As long as we the people maintain to have such low moral standards by thinking that this is perfectly acceptable as to how we treat these animals on a local and global scale, we are going to need a lot more mental therapy then physical.

    But, the final result is in actuallity in the hands of the all the people besides the greedy operators regardless of what kind of circus they may be operating.

    Simple math: No people – No money – No circus

    As long as people patronize, they will survive so, think clearly, stop complaining and make up your mind. It is the most sensible and peaceful way of stopping this one and many other abusement parks around the world. We can’t stop these captive dolphins in this case from dying young but we can surely prevent other marine mammals from receiving the same fate if we stop supporting it.

  3. Paradise lost says:

    Just when you think GC can sink no further…they do!!  Incredible.  This is an absolute scam, pure and simple.  Follow the $$$ when it comes to the so-called medical professionals who believe in this sort of "therapy". 

    PR up for sale, bars at Stingray City, rampant crime, congestion, dolphin prisons, Mt. Trashmore, etc…where has the Cayman of old gone?  Piece by piece, soul by soul…sold to the highest bidder.  Paradise lost.  

  4. marktwain says:

    “Travel is fatal to prejudice, bigotry, and narrow-mindedness.”  Mark Twain

  5. Keep it classy Cayman says:

    We can be at the forefront of unacceptable treatment of sea creatures.  You can molest a sting-ray in the morning, scratch a caged dolphin in the afternoon and eat turtle burgers at night.  Keep it classy Cayman.

  6. So Sad says:

    This therapy has been tried with very limited success in other countries such diverse countries such as Colombia and USA. Gullable parents desperate for an improvement in their childs condition have been fleeced and left broken hearted, and thousands of dollars out of pocket.  This circus act should not be allowed . The only medical people  to believe in this therapy are the one’s investing in the projects.

    • Maggie Jarvis says:

      My daughter attended Dr. Nathansons DHT facility in October 2003. At 16 years old, we had no un-realistic expectations of what the therapy could offer her, and went with an open mind. The results were amazing. 7 years later, we still follow Dr. Daves methods and her progress continues. Her doctors and therapists have admitted that her progress in quite remarkable. Most of the dolphins at the facility were either rescued from unscrupulous ‘entertainment’ centres or born into captivity. All the dolphins were very well cared for and under no circumstanceswere they ever forced to do anything. One particular therapy session was cancelled because the dolphins did not want to participate, and that was fine with everyone. My husband and I are not ‘Gullible’ and what we experienced was no ‘circus act’. People who have been fortuante enough to share the joy these beautiful creatures bring to many disabled youngsters, have a right to an opinion of the success of the therapy. Those sceptics who make judgements when they are in ignorance of all the facts, should keep quiet!!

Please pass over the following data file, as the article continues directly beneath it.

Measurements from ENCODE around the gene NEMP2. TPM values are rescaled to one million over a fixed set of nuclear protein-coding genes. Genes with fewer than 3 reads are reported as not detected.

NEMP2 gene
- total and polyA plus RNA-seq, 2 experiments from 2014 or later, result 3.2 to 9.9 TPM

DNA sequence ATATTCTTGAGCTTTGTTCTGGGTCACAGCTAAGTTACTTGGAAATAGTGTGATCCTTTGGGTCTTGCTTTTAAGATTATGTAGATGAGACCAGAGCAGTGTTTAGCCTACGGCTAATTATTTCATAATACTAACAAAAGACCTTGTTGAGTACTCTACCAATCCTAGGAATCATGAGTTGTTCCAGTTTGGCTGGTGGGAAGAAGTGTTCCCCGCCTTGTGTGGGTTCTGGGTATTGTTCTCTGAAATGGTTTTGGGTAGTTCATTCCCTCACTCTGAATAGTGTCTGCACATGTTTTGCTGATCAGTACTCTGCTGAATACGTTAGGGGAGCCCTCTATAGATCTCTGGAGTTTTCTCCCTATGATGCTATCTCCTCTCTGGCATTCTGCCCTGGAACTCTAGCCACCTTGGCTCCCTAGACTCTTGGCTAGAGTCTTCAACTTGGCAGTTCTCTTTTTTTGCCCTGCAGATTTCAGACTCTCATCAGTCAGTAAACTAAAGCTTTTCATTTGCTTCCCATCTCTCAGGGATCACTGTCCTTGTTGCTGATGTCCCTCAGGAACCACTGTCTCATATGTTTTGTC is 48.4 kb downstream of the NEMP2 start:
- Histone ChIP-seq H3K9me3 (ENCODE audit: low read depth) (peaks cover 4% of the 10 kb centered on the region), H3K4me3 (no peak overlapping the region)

7. TheCove says:

    Please watch The Cove. I’d really encourage all readers to get this dvd/video out and watch it – I think it can be downloaded too – visit Also definately available at the Videomatic behind the airport. Really, really needs to be seen by more people, and especially pertinent to this sort of report. As people living in the Cayman Islands we need to be aware of the issues behind the captive dolphin parks – one could consider it a matter of closing the gate once the horse has bolted, but there will still be opportunity for further debate in the future. And once you’ve watched the movie, pass it on to a loved one or friend and get them to watch it too. This is happening on our doorstep!